La Jolla whips up some love for iron overload drug with promising data snapshot
With revenue trickling in from its first product and an NDA in place for a second, La Jolla Pharmaceutical is ready to shine a bright light on the third candidate coming through its pipeline.
An interim analysis of a Phase II study suggests that LJPC-401 could significantly lower the excess iron levels in patients with hereditary hemochromatosis. The drug — a subcutaneous injection of synthetic human hepcidin — induced a mean reduction in TSAT from baseline of 42%, versus 6% on placebo (p<0.0001), marking a clear score on the primary endpoint.
Jeff Vacirca, an investigator and chief of clinical research at New York Cancer & Blood Specialists, explained his enthusiasm this way:
There have been no new treatment modalities introduced for patients with hereditary hemochromatosis in more than a decade. In light of the negative impact that repeated phlebotomy procedures have on patient quality-of-life, patients would welcome a pharmacologic treatment that they can self-administer and that addresses the underlying pathophysiology of the disease.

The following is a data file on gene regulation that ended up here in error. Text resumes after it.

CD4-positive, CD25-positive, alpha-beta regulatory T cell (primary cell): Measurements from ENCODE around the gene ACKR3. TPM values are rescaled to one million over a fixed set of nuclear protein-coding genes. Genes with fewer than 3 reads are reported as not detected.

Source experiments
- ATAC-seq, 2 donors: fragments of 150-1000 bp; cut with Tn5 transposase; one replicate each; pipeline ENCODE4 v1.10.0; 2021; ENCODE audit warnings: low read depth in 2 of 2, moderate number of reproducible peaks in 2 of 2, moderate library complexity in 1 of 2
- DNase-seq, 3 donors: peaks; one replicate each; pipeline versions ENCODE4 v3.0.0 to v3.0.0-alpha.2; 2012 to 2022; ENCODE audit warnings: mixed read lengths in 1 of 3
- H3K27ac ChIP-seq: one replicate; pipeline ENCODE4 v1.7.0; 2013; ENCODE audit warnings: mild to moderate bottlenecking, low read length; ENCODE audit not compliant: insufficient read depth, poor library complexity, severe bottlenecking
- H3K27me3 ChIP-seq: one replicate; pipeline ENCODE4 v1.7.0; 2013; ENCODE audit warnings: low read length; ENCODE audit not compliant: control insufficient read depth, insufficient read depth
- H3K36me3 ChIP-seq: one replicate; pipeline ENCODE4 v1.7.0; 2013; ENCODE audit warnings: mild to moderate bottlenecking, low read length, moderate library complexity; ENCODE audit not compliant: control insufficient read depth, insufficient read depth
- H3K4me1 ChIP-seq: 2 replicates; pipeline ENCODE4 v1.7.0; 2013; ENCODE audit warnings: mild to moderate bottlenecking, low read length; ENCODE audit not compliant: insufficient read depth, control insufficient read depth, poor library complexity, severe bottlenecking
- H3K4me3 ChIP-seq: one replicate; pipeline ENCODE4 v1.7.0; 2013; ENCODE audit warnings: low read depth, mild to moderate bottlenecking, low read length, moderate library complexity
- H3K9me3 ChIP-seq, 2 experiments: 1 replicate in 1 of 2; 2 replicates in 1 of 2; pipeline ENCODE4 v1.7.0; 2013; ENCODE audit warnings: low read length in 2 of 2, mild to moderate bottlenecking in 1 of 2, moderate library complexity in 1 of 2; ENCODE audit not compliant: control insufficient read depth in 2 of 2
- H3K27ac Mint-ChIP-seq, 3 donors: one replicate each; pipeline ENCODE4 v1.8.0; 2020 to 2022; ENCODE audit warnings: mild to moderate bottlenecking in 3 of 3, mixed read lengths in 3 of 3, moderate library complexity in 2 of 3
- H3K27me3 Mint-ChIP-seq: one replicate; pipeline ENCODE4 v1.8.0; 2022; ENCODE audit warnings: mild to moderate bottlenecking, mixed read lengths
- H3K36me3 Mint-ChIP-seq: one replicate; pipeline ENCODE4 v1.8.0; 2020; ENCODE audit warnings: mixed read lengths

LJPC-401 also met the key secondary endpoint of lowering the frequency of phlebotomy procedures with patients averaging 0.06 phlebotomies per month (3 procedures between 2 patients) compared to placebo-treated patients, who had 0.41 (9 patients collectively received 24). The p-value came in at 0.003.
Injection site reactions, which only happened to 6% of the placebo group, occurred in 79% of patients treated with the drug — though La Jolla would emphasize they were mild.
LJPC-401 was a key part of the San Diego biotech’s pitch for a $100 million public offering in 2018 alongside LJPC-0118, the severe malaria treatment that recently received a breakthrough therapy designation. Topline results are expected later in the year.
Image: La Jolla via Linkedin